Stocks rallied, sending the Dow Jones Industrial Average to the highest since October 2007, as Italy sold debt amid political turmoil and U.S. data bolstered confidence in the world’s largest economy. The euro rebounded from a seven-week low and Italian 10-year bonds gained
The Dow added 171.83 points to 14,071.96 and the Standard & Poor’s 500 Index climbed 1.3 percent to 1,516.78 as of 3:10 p.m. in New York as a two-day rally erased its 1.8 percent slump on Feb. 25. The euro appreciated 0.5 percent to $1.3126 while Italy’s 10-year bond yield dropped nine basis points to 4.81 percent after jumping 41 points yesterday. The Nikkei 225 Stock Average capped its worst two-day drop since 2011. Gasoline and gold led commodities lower. Ten-year Treasury yields rose two basis points to 1.90 percent.
Italy sold 6.5 billion euros ($8.5 billion) of five- and 10-year bonds in its first auction following inconclusive election results that pushed yields to a four-month high yesterday. Federal Reserve Chairman Ben S. Bernanke said recent increases in some interest rates may signal the economy is gaining vigor. Orders for U.S. durable goods excluding transportation gear climbed in January by the most in a year, while pending home sales increased more than forecast.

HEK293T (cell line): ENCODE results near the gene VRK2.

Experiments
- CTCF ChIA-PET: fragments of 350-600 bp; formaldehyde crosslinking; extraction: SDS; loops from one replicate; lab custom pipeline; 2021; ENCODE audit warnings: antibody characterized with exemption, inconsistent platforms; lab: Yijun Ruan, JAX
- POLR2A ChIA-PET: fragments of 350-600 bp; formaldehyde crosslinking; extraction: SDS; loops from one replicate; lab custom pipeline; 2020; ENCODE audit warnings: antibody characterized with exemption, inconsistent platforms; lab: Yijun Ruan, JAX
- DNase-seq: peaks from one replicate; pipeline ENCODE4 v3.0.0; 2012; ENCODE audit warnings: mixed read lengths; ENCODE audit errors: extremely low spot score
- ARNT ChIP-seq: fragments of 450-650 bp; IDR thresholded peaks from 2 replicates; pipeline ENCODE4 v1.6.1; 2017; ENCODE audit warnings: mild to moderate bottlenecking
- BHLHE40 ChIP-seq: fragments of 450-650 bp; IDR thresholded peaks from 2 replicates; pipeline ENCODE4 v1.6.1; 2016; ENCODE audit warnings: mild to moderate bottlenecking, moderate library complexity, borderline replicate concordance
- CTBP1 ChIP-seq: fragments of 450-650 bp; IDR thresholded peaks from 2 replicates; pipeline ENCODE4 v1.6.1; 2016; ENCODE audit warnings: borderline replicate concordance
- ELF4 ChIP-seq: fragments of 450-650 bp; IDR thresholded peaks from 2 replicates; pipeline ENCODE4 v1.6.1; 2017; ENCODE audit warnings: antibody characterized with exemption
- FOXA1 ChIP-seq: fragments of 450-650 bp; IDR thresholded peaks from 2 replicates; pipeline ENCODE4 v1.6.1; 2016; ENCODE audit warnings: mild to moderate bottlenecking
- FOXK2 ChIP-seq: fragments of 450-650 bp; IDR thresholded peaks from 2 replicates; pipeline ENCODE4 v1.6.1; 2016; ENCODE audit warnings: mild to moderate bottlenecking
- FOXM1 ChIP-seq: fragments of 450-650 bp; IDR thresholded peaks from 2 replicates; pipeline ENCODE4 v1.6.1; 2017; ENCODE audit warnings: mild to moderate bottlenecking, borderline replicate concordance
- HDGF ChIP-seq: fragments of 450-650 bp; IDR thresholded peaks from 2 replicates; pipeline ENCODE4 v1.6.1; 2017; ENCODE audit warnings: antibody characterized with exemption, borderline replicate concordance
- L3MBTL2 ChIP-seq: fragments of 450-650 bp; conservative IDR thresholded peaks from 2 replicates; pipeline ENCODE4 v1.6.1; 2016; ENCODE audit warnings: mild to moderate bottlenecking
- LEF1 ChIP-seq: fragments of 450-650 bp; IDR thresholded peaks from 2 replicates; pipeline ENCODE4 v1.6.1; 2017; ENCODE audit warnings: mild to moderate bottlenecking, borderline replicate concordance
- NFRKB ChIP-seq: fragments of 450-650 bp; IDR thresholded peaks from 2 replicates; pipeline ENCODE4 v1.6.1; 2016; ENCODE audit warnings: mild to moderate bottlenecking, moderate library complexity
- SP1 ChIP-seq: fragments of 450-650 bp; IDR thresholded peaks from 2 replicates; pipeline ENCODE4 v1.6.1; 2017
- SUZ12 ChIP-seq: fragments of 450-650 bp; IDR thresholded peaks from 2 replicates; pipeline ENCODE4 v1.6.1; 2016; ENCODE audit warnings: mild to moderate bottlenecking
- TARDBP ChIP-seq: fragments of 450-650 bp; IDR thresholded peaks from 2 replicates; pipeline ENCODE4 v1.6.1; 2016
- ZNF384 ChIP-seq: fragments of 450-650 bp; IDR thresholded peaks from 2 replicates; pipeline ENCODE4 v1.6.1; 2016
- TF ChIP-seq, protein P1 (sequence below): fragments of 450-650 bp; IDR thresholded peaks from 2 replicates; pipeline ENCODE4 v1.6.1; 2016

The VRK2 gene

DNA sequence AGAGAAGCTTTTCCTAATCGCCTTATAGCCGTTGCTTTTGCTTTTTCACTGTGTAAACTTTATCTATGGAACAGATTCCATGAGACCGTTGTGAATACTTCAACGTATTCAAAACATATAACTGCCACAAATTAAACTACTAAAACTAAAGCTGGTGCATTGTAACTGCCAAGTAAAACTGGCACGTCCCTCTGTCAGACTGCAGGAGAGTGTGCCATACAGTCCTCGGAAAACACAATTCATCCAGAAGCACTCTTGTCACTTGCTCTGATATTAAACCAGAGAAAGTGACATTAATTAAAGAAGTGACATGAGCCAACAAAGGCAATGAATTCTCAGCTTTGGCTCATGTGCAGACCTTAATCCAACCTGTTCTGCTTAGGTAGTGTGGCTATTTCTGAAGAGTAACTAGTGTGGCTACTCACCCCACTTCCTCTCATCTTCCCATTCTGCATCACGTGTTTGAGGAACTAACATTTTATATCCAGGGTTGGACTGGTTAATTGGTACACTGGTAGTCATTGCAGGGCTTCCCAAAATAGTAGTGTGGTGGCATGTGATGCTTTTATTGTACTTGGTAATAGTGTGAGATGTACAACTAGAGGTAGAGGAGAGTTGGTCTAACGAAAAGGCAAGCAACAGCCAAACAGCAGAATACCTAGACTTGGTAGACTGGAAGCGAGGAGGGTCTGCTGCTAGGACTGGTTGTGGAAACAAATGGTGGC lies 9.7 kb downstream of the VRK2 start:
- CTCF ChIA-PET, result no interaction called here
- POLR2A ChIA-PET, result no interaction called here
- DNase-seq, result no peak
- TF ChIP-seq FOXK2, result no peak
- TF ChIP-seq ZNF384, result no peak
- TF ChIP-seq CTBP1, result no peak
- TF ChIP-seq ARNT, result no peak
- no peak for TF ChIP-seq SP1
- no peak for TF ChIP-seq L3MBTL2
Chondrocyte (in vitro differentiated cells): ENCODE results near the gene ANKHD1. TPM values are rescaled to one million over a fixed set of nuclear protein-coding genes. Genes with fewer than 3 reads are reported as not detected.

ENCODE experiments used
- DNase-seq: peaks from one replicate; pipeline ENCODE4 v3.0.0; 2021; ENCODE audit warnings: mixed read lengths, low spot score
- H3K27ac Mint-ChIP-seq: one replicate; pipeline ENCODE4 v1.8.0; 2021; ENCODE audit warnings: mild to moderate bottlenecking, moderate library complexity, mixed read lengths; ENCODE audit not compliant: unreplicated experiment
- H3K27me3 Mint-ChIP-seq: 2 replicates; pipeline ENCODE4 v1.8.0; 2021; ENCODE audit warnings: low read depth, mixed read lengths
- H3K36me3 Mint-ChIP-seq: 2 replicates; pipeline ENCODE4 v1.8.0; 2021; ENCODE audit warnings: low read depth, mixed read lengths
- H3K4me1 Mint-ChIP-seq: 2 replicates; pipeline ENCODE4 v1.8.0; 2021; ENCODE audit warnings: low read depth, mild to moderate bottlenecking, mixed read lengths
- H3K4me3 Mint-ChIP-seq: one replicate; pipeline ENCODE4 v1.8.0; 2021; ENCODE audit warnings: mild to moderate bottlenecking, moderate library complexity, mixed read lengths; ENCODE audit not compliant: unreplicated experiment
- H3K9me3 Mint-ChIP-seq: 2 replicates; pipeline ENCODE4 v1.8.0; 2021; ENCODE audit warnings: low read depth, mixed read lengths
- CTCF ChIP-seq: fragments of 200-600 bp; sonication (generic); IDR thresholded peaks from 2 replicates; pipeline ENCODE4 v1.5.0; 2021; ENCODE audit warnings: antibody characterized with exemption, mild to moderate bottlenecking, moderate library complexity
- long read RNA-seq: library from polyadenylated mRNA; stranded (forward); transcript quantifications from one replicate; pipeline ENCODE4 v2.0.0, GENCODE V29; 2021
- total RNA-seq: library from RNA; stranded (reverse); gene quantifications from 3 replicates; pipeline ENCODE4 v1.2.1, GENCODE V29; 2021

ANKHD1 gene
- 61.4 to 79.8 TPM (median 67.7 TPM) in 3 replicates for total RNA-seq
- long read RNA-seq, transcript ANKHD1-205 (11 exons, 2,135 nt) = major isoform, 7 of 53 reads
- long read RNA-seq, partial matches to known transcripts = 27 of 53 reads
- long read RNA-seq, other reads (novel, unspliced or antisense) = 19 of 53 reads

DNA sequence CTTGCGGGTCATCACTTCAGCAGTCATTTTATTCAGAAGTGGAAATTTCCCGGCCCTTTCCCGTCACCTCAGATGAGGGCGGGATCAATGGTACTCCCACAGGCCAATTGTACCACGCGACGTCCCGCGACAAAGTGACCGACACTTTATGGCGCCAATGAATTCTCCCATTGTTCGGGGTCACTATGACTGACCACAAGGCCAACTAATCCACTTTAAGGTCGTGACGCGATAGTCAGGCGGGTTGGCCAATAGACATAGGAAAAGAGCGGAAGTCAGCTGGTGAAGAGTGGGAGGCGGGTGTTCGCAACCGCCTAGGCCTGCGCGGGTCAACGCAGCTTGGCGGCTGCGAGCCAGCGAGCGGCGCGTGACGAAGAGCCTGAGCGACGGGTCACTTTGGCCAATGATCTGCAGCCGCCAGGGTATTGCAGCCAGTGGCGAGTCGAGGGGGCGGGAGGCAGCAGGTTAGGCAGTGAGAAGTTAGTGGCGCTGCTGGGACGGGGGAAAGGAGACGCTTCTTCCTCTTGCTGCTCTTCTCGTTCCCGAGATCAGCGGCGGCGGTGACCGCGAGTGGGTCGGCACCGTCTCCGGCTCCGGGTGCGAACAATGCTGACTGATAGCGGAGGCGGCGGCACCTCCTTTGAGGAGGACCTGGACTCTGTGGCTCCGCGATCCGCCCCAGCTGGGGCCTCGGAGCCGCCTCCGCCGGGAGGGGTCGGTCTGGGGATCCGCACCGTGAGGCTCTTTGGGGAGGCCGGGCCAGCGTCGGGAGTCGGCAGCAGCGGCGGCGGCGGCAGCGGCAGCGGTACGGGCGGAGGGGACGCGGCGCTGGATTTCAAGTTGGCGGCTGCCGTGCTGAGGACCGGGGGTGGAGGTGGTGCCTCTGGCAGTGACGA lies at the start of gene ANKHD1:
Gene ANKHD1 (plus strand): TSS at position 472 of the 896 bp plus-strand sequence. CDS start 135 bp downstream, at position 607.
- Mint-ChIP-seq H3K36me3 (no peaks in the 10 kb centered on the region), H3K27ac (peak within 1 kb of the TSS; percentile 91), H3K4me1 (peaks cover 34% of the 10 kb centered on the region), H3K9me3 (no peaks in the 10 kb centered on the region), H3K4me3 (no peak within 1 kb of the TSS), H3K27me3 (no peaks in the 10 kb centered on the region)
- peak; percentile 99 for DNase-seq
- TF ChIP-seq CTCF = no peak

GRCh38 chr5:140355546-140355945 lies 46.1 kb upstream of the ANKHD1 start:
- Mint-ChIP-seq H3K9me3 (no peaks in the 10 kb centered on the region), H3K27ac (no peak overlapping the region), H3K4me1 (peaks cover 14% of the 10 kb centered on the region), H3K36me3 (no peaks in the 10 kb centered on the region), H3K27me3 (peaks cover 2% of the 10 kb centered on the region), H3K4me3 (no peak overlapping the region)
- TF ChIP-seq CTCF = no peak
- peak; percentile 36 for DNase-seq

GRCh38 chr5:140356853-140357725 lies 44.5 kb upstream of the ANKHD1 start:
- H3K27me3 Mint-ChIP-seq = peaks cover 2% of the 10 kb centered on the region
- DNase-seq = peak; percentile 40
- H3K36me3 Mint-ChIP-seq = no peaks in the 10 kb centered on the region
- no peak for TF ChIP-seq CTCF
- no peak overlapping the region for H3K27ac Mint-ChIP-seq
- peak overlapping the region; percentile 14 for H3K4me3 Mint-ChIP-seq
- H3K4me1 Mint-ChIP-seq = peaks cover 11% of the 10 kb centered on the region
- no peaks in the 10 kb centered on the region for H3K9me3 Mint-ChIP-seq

“The economic numbers have been pretty good,” Walter Todd, who oversees about $940 million as chief investment officer of Greenwood Capital Associates LLC in Greenwood, South Carolina, said in a telephone interview. “The rebound in housing will hopefully help the economy. The foundation is a lot stronger today. That tells me there’s still room for stocks to move higher.”
The S&P 500 has rallied 1.9 percent in two days, bringing it within about 3.2 percent from its October 2007 record. Today’s gain erased its 1.8 percent slump on Feb. 25, which was triggered by concern that the Italian elections will worsen the region’s debt crisis.
Among stocks moving today, Priceline.com Inc., the biggest online travel agency by market value, added 3.5 percent after revenue growth in international markets pushed profit past analysts’ estimates. Target Corp. slumped 1.1 percent as profit fell after the discount retailer had its worst holiday-season store sales performance in four years. First Solar Inc., the world’s largest maker of thin-film solar panels, tumbled 13 percent after saying its “expected revenue” fell 15 percent last year.
U.S. bookings for equipment meant to last at least three years minus demand for things such as aircraft, which is often volatile, climbed 1.9 percent, exceeding the median forecast of economists surveyed by Bloomberg and the most since December 2011, Commerce Department data showed. Total orders dropped more than projected, reflecting the biggest slump in defense bookings in a decade.